The FRS ferries are very comfortable with two levels to wander about on. There is a bar and café for light meals and snacks as well as a small duty free shop. There are also toilets which can be free or not depending on whether a staff member is on hand.
There are three ferries to the FRS fleet – interestingly enough two of them were built in Australia and the other built in Norway. The largest vessel in the fleet can take 900 passengers and 238 cars.
Be a little careful taking photos around the port, we were told they don't like it.
If you are wanting to take the ferry over to Morocco for the day then you will need to book on FRS Fast Ferries. You can travel as a passenger or take your car. The one way trip will take around 35 mins and depart from Tarifa Port every 2 hours starting at around 9.00am through to about 11.00pm.
There is a ferry which operates from Tarifa to Morocco every two hours. For information on timetable and prices have a look at www.frs.es. The ferry they use can transport vehicles but always check if your car insurance covers Morocco. Also you must have all vehicle documents in order.
We had a hire car when we visited, but to get about the old town was fine walking. However we didnt really venture into the newer part of town but I dont think Tarifa is such a huge place.
To get to Tarifa there is a train station in Algeciras and you can get a bus from there.
The nearest airports are Gibraltar or Jerez.
You will have noticed that Tarifa is as far as you can get in Europe, and although the roads have improved in the past years, it is still a very long drive. Something to consider when your time is limited and would rather spend as much time as possible on the beach.
If you are planning to come to Tarifa I really suggest you consider flying. Malaga airport is one of the busiest in the world for tourist traffic. This has brought all cost down dramatically and increased the services available.
The first one that springs to my mind is the car rental. Prices are very affordable specially if you consider that you will need a car once in Tarifa if you want to get to the dream beaches or check out the best wind/wave conditions. Tarifa has 35km of beaches. Have a lot of windsurf gear? No problem, not only do they provide roof racks, wind and kitesurfers are even entitled to special prices.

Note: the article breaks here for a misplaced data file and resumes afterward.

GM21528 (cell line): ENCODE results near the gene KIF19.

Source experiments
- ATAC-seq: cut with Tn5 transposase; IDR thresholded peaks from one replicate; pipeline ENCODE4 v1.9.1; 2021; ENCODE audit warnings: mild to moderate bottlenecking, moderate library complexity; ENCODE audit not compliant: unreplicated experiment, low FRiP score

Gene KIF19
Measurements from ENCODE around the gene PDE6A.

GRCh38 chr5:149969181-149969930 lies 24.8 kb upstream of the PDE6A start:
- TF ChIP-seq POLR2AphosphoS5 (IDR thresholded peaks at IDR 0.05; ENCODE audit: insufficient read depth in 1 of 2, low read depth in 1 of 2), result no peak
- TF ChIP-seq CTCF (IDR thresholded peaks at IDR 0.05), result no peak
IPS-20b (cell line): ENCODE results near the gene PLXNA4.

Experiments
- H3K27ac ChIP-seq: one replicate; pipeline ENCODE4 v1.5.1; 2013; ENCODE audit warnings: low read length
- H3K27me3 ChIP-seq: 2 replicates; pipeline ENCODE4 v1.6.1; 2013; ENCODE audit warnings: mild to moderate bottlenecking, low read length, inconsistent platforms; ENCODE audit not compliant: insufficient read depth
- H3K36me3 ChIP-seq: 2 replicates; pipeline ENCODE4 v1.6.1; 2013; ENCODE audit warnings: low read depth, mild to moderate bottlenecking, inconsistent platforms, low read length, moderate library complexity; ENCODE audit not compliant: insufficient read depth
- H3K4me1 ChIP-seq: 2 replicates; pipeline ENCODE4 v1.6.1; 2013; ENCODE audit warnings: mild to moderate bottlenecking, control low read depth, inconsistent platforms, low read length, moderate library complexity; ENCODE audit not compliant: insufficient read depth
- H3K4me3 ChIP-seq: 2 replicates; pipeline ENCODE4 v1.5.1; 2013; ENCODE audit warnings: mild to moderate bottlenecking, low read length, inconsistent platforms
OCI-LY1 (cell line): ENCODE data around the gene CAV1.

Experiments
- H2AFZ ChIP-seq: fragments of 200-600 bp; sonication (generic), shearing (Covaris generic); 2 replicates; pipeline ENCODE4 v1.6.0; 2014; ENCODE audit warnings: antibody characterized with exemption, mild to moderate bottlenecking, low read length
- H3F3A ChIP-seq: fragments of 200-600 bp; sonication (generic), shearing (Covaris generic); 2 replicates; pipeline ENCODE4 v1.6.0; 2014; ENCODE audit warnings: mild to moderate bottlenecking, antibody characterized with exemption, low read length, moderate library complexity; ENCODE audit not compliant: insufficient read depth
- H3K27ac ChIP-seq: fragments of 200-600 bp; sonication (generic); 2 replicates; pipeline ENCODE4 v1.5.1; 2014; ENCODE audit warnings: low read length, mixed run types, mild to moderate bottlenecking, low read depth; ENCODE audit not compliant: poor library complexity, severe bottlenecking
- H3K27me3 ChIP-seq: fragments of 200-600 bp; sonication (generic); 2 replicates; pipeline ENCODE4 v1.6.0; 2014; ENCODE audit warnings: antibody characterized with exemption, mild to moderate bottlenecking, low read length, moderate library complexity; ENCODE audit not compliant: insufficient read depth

Alternatively you may catch a bus. For this though you will have to first get to Malaga, short trip by train and then change again in Algeciras.
As there was no direct bus from Gibraltar, we had to cross the border to take the bus to Tarifa. The first stop across the border is La Linea de la Concepcion, from where there are buses every hour or so to Tarifa, passing through Algeciras along the way. The journey takes just under an hour and costs 3.50 Euro.
The bus stop in La Linea is difficult to find. Once you cross the border walk straight ahead for about 200 metres and take the street to the left before McDonalds. The bus stop is then about 100 metres on the right hand side.
In Tarifa, the bus station is about 800 metres north of Puerta de Jerez (entrance to the old town) on Calle Batalla del Salado.
I am afraid the transportation on this area is not great, bus can be the best option.
Buses from Cadiz (if you come from Sevilla or Jerez Airport) or from Malaga (if you come to malaga airport, you take the bus that goes to Cadiz that stops there, or the bsu to Algeciras and them change to one to Tarifa)
If you are not going to be driving in Tarifa I would suggest that you base yourself in town, whilst its lovely staying out of town near the deserted beaches, you will have to get a taxi in and out of town and there are not alot of them. Also it costs about 16 euros for a round trip so this can add up ! Also because there are not alot of taxis sometimes you can find your self waiting upto half an hour !! So if you are going to come to tarifa a car would be best !!
The catamaran from Tarifa to Tangiers is quick, clean and efficient.. well it is right up until you want to get off and the Moroccan passport control make you wait. The views from deck by sundown are special. Leaving for African soil was really nervy.
Tarifa is a departure point for ferries to Tangier, Morocco. The trip costs about 30 euros and takes a little under an hour.